I've just been re-reading Jim Collin's book Good to Great (I often read a book 2-3 times - maybe I'm a slow learner but I seem to learn or see more the second or third time round!). Collins examines what takes a company from good to great – or more specifically identifies the leadership styles that contribute to the difference. Anyway, in it he quotes Fred Purdue, an executive at Pitney Bowes, who said, “when you turn over rocks and look at all the squiggly things underneath, you can either put the rock down, or you can say, my job is to turn over rocks and look at the squiggly things, even if what you see can scare the hell out of you”.

It's easier (in the short term!) to just put the rock down and hope all the squiggly things will just go away (and for squiggly things insert your own 'squigglys' – team dysfunction, budget blow-outs, under-performing staff, a poor relationship with your boss, unresolved conflict between staff, a colleague driving you to distraction, etc, etc, etc) Squiggly's rarely go away though – they are usually busy breeding under the rock!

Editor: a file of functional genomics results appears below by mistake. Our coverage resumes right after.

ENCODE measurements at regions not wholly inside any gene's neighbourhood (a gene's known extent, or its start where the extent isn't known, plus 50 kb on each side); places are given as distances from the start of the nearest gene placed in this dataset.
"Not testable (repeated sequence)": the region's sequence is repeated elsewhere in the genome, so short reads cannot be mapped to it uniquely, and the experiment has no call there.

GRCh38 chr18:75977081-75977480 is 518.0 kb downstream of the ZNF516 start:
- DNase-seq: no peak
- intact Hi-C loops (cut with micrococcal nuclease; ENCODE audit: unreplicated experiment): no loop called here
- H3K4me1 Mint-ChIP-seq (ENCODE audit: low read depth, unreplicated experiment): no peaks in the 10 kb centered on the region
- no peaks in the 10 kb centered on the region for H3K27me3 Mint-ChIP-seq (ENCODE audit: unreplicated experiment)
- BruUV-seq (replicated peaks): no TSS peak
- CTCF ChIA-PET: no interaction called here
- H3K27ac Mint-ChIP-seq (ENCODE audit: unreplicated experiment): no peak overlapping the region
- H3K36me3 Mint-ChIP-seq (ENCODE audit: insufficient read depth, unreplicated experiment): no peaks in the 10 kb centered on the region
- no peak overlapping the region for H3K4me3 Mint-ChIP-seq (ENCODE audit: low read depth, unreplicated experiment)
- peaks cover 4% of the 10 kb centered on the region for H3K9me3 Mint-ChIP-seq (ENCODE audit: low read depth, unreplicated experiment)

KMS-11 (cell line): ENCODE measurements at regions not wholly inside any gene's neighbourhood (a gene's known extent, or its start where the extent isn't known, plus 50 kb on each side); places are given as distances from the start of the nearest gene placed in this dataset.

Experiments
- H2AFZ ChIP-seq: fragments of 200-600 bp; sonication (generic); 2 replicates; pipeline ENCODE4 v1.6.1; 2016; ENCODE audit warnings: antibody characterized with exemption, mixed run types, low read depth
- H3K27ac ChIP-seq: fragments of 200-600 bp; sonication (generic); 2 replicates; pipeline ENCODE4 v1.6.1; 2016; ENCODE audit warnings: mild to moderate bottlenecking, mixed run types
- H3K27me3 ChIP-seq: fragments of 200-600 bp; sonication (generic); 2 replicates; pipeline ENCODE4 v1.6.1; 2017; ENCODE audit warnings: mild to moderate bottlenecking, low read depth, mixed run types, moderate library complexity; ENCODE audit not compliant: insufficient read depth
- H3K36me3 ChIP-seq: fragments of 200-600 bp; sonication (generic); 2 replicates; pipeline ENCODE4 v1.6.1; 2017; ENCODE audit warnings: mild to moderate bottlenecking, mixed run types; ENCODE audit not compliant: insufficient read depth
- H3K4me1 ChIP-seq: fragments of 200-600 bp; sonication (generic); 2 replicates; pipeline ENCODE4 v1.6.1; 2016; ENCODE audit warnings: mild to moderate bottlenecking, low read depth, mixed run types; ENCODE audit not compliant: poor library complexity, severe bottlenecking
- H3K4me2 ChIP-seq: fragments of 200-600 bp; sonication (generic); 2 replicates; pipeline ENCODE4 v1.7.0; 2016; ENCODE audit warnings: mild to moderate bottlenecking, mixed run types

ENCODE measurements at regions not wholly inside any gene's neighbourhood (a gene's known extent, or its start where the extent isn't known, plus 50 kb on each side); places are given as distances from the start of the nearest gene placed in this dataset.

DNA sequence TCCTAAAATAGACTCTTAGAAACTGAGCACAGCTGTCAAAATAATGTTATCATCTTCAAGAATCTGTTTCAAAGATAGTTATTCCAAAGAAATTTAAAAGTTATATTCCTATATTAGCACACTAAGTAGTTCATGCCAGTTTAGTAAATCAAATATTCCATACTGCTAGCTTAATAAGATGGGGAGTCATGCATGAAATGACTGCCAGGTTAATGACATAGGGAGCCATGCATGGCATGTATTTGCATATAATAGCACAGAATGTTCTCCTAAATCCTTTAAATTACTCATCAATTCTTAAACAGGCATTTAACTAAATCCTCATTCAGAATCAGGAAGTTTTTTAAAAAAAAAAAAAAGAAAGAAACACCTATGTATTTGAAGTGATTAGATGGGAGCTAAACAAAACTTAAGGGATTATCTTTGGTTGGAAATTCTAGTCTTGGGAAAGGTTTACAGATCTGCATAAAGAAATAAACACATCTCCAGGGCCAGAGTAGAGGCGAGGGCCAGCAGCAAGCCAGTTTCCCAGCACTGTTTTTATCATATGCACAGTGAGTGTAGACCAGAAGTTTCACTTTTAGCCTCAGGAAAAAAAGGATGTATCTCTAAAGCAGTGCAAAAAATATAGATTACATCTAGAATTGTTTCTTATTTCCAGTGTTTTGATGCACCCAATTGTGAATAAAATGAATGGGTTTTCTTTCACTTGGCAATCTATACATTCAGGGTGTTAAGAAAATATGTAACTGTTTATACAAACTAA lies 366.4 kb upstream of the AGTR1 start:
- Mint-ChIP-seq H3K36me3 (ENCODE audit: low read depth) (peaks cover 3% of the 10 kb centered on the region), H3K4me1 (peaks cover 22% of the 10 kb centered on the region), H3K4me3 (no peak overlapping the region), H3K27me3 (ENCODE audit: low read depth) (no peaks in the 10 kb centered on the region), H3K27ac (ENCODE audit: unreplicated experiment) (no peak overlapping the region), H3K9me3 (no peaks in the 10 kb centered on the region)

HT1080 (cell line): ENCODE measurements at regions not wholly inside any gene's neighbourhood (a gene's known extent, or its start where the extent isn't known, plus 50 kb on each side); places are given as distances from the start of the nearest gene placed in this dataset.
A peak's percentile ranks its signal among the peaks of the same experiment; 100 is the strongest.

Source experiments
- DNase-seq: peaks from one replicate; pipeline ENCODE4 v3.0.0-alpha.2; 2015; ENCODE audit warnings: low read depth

Yes, lifting the rock can be scary...but ignoring what's under it is so much more damaging in the long run. Believe me I know, there have been times when not only have I put the rock firmly back, I've gone and got bigger rocks to put on the top of it! And the squigglys just grew!

Be brave – leaders lift the rocks both at work and at home and take a good long look at what's underneath. And if you find some squigglys start working with them while they are small – before they breed!

So ask yourself.....

  • what 'squigglys' are you trying to ignore?

  • are you having the conversations that really matter?

  • who could you talk with to get support / advice on dealing with the squigglys?


Our lives improve when we take chances – and the first and
most difficult risk we can take is to be honest with ourselves”
Walter Anderson

Share This Article

What would a leader do?

Learning without changing

Sir Francis Bacon (1561 – 1626) said “ipsa scientia potestas est” or “knowledge itself is power”. He may have been a famous philosopher, statesman, scientist and author, but I have to respectfully disagree! 


Read More

Subscribe: Sign up to receive news and updates